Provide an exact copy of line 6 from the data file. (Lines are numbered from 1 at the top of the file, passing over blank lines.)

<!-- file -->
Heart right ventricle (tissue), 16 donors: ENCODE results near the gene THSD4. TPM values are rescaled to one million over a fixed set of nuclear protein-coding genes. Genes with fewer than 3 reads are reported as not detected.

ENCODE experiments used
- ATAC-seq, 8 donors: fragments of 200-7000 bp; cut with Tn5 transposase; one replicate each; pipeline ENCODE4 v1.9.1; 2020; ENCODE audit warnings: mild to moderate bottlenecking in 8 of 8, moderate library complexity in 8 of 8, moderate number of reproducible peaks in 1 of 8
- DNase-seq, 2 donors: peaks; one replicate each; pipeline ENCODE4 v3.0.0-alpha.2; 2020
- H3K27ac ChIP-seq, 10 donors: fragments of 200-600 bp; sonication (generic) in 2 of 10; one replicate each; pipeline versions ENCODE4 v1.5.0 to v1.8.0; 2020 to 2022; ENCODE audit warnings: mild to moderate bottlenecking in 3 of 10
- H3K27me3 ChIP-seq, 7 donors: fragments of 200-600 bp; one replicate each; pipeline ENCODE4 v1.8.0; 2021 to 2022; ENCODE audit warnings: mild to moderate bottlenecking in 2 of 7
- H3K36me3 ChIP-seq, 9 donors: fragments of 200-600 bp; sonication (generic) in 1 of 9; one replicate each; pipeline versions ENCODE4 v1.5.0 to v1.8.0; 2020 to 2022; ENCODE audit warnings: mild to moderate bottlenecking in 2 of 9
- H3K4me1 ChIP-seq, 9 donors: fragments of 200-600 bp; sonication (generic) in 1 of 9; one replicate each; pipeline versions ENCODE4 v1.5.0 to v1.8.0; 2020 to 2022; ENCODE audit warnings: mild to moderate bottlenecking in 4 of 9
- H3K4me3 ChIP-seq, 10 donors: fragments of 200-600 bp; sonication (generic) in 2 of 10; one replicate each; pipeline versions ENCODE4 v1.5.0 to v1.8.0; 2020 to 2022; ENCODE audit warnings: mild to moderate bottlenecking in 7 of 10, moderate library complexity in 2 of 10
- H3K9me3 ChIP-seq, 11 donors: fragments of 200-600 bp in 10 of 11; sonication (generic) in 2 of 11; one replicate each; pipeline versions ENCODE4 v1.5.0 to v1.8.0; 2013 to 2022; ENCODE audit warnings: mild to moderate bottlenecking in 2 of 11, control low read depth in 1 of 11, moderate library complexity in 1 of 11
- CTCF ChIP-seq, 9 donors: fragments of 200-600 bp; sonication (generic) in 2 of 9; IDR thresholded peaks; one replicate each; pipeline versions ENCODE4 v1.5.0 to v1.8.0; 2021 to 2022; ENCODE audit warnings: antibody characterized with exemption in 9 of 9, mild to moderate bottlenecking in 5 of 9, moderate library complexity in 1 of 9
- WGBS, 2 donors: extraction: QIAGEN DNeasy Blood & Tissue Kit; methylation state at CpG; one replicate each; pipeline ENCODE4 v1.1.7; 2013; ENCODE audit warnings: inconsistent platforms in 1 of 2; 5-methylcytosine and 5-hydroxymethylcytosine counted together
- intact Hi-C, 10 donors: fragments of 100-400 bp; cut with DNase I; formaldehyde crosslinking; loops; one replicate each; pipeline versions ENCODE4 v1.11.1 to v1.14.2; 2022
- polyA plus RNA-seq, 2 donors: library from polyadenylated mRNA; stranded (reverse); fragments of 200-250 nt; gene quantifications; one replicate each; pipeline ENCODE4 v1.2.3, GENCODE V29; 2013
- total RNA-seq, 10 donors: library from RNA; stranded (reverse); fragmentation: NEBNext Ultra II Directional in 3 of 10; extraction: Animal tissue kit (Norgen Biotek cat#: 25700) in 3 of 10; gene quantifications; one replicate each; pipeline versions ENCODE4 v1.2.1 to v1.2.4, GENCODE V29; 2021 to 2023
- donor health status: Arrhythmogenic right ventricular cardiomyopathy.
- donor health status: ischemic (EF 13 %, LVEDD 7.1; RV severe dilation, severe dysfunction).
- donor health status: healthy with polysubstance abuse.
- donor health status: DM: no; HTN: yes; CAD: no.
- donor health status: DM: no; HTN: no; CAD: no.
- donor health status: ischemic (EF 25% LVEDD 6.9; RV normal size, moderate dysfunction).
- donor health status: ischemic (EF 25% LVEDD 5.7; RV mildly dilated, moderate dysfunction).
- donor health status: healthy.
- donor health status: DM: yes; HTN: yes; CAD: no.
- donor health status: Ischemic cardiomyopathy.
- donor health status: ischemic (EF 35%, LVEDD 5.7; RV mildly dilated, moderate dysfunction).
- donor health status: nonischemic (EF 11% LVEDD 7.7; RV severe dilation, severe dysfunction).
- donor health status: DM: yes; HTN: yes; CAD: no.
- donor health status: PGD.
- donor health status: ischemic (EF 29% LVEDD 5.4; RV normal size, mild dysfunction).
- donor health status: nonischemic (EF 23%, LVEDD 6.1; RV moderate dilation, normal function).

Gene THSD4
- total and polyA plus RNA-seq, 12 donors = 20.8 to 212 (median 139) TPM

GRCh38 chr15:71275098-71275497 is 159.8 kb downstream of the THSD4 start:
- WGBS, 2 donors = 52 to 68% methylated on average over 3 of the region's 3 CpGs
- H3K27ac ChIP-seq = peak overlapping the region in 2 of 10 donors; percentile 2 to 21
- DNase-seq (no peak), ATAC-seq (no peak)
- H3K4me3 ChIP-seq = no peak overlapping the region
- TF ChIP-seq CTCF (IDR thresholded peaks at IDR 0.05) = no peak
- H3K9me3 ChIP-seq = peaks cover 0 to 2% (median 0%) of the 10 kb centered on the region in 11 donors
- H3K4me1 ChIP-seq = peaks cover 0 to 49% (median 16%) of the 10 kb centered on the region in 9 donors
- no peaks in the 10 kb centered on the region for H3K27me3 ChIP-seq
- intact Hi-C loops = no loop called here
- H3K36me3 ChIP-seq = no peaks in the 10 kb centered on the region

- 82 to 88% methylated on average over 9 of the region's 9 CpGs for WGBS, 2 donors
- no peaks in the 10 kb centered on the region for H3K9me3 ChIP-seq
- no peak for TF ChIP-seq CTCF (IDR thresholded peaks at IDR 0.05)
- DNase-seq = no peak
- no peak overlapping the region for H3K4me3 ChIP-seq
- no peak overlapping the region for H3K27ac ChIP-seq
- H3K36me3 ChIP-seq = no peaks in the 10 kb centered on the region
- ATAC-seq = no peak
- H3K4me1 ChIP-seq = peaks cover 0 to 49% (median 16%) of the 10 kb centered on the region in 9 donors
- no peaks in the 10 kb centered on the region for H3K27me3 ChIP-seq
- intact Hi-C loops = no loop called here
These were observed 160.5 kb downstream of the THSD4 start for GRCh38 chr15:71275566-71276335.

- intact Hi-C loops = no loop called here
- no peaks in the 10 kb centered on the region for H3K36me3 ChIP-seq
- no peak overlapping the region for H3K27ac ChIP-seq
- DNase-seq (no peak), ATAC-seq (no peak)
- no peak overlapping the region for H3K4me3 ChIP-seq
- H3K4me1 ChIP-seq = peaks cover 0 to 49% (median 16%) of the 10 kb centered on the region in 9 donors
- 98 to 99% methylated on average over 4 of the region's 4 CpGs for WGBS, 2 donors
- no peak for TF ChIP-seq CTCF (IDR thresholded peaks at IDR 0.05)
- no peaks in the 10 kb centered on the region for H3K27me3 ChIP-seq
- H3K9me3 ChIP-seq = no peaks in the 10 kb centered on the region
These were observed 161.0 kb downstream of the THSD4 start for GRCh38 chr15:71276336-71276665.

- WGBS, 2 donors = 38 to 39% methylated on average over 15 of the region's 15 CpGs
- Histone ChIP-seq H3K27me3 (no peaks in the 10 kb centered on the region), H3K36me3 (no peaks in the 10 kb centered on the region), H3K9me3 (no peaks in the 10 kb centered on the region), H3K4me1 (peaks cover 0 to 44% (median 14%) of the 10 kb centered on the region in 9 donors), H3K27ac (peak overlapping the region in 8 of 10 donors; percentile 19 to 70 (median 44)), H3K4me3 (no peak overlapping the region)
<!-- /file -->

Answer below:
- H3K27me3 ChIP-seq, 7 donors: fragments of 200-600 bp; one replicate each; pipeline ENCODE4 v1.8.0; 2021 to 2022; ENCODE audit warnings: mild to moderate bottlenecking in 2 of 7